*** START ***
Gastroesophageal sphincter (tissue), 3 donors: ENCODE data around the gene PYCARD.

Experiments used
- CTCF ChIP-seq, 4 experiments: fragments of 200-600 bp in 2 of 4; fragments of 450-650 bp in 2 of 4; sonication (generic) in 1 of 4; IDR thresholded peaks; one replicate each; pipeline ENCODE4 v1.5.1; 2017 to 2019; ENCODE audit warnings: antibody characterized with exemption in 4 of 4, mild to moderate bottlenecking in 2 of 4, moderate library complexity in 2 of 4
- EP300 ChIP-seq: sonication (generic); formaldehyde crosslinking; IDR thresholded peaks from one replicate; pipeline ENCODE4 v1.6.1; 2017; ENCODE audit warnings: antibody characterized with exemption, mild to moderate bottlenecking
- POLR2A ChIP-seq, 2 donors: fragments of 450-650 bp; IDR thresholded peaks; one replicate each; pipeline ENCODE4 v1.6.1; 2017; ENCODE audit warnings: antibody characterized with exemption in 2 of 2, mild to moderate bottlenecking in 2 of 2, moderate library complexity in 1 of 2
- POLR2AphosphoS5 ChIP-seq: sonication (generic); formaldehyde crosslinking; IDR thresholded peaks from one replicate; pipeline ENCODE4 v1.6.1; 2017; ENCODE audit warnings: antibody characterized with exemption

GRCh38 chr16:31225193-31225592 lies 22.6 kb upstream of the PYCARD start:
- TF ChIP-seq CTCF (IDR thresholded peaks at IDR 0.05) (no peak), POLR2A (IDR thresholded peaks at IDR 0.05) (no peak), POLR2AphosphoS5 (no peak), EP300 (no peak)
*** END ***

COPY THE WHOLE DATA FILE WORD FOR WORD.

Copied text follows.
Gastroesophageal sphincter (tissue), 3 donors: ENCODE data around the gene PYCARD.

Experiments used
- CTCF ChIP-seq, 4 experiments: fragments of 200-600 bp in 2 of 4; fragments of 450-650 bp in 2 of 4; sonication (generic) in 1 of 4; IDR thresholded peaks; one replicate each; pipeline ENCODE4 v1.5.1; 2017 to 2019; ENCODE audit warnings: antibody characterized with exemption in 4 of 4, mild to moderate bottlenecking in 2 of 4, moderate library complexity in 2 of 4
- EP300 ChIP-seq: sonication (generic); formaldehyde crosslinking; IDR thresholded peaks from one replicate; pipeline ENCODE4 v1.6.1; 2017; ENCODE audit warnings: antibody characterized with exemption, mild to moderate bottlenecking
- POLR2A ChIP-seq, 2 donors: fragments of 450-650 bp; IDR thresholded peaks; one replicate each; pipeline ENCODE4 v1.6.1; 2017; ENCODE audit warnings: antibody characterized with exemption in 2 of 2, mild to moderate bottlenecking in 2 of 2, moderate library complexity in 1 of 2
- POLR2AphosphoS5 ChIP-seq: sonication (generic); formaldehyde crosslinking; IDR thresholded peaks from one replicate; pipeline ENCODE4 v1.6.1; 2017; ENCODE audit warnings: antibody characterized with exemption

GRCh38 chr16:31225193-31225592 lies 22.6 kb upstream of the PYCARD start:
- TF ChIP-seq CTCF (IDR thresholded peaks at IDR 0.05) (no peak), POLR2A (IDR thresholded peaks at IDR 0.05) (no peak), POLR2AphosphoS5 (no peak), EP300 (no peak)